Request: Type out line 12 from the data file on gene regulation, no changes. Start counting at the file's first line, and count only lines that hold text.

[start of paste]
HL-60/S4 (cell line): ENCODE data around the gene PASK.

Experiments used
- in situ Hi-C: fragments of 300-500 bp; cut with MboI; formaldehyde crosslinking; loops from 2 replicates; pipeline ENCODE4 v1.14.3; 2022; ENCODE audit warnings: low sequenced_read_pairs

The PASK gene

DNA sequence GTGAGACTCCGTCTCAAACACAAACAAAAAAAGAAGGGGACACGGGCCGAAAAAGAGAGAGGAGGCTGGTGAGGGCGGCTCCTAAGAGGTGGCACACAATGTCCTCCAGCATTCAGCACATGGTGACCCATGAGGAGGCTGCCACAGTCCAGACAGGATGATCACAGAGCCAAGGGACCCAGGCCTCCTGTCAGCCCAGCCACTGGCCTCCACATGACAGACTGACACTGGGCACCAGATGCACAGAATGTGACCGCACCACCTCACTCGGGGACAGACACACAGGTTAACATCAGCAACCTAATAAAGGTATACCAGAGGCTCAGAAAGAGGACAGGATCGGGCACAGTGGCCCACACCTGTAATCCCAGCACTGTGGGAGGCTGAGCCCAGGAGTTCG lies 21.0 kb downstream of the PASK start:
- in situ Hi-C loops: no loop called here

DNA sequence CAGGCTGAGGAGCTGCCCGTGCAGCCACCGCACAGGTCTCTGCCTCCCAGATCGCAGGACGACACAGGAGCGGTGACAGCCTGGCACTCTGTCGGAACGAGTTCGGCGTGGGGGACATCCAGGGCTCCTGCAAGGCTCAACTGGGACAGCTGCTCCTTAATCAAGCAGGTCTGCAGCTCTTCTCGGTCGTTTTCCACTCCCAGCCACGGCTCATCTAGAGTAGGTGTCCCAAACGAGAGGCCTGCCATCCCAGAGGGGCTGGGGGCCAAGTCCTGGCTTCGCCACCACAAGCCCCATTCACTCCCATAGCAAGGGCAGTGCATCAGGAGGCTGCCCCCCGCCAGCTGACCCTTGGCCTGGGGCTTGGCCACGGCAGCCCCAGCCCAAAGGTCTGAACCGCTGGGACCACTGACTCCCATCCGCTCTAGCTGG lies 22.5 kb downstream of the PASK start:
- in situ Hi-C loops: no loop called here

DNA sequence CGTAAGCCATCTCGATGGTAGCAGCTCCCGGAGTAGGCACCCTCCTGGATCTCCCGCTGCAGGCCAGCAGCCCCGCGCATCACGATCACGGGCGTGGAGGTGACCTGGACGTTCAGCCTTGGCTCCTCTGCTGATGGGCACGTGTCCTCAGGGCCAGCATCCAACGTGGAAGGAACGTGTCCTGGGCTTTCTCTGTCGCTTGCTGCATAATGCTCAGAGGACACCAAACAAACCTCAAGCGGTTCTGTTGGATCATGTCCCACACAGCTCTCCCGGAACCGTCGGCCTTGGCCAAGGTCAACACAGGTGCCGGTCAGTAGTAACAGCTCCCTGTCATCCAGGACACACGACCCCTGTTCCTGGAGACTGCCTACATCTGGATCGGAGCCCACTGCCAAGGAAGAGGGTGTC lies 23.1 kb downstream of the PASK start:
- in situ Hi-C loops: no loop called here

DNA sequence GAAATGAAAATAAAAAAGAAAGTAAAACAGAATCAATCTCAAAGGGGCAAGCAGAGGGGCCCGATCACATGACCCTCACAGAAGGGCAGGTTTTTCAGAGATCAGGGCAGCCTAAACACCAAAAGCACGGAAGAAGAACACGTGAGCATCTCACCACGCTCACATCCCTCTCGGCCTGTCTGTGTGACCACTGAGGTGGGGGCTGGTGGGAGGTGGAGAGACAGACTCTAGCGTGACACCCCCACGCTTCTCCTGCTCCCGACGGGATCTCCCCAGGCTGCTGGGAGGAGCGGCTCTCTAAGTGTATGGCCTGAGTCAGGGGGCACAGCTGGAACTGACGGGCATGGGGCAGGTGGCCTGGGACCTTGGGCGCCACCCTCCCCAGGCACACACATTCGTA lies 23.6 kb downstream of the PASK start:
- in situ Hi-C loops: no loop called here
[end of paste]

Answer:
- in situ Hi-C loops: no loop called here